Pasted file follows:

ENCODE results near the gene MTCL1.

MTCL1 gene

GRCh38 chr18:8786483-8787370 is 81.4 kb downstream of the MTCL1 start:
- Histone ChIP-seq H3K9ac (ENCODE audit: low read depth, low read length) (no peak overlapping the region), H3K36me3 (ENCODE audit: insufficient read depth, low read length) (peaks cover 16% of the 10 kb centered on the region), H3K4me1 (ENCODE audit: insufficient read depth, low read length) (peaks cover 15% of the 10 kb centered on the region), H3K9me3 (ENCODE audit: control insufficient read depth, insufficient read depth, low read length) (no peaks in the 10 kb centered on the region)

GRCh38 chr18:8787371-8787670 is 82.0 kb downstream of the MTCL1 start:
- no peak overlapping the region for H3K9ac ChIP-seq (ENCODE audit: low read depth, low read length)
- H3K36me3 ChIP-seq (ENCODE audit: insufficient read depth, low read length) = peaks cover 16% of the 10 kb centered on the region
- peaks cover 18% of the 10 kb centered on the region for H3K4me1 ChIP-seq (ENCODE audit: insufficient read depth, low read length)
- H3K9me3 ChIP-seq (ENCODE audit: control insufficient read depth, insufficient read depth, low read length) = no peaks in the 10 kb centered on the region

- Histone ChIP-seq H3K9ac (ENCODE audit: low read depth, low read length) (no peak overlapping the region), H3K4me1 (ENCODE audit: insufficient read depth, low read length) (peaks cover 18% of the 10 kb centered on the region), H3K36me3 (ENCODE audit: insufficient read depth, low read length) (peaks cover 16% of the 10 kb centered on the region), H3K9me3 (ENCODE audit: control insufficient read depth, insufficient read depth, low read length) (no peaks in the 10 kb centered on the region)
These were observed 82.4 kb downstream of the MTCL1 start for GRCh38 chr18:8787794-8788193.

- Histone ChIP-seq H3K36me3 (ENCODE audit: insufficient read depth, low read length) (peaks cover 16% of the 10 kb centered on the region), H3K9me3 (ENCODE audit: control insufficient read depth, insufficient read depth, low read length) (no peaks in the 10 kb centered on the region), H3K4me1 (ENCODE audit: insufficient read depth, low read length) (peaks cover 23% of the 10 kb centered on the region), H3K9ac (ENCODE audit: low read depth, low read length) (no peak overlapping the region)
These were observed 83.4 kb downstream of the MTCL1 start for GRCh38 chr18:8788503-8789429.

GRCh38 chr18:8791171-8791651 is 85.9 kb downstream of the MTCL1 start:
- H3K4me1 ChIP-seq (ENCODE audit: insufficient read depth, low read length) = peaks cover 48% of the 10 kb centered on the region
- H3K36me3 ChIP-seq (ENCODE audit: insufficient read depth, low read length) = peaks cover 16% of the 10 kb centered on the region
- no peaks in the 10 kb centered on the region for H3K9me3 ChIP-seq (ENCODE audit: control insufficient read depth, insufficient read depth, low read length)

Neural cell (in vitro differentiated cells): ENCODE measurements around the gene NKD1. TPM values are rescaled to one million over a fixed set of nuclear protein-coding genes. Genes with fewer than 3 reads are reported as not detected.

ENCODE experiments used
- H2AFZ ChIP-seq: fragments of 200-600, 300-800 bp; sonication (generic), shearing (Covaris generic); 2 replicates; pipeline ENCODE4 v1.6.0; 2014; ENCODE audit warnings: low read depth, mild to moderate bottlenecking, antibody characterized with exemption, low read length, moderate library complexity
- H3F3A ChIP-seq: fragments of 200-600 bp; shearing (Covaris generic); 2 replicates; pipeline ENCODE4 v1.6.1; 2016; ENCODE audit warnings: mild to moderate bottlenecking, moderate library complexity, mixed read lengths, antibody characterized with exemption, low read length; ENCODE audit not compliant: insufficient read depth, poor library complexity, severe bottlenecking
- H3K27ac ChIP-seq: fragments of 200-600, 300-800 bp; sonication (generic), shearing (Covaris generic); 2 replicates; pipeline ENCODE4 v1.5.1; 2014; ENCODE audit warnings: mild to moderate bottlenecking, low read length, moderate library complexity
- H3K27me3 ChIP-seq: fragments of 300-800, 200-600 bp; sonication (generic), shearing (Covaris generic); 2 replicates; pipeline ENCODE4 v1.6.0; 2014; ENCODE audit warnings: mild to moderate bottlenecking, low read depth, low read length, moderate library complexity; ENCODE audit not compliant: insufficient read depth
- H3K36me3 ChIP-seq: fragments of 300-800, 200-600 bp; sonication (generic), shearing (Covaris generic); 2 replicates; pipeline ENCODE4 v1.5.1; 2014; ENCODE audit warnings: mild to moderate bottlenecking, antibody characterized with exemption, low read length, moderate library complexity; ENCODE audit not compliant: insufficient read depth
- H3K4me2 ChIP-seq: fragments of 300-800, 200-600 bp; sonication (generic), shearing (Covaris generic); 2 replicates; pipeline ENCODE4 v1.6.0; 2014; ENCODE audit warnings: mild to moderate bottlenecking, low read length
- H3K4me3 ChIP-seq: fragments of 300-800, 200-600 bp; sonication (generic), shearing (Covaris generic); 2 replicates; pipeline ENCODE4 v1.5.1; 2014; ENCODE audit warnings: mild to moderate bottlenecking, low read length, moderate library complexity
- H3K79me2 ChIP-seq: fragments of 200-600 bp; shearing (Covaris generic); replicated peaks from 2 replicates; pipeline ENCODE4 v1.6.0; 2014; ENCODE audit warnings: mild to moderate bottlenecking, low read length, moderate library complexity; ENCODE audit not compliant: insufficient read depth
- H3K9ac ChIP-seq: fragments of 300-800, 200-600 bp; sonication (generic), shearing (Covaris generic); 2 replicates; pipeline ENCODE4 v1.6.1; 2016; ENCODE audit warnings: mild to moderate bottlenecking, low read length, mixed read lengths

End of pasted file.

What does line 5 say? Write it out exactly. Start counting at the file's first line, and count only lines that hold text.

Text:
GRCh38 chr18:8787371-8787670 is 82.0 kb downstream of the MTCL1 start: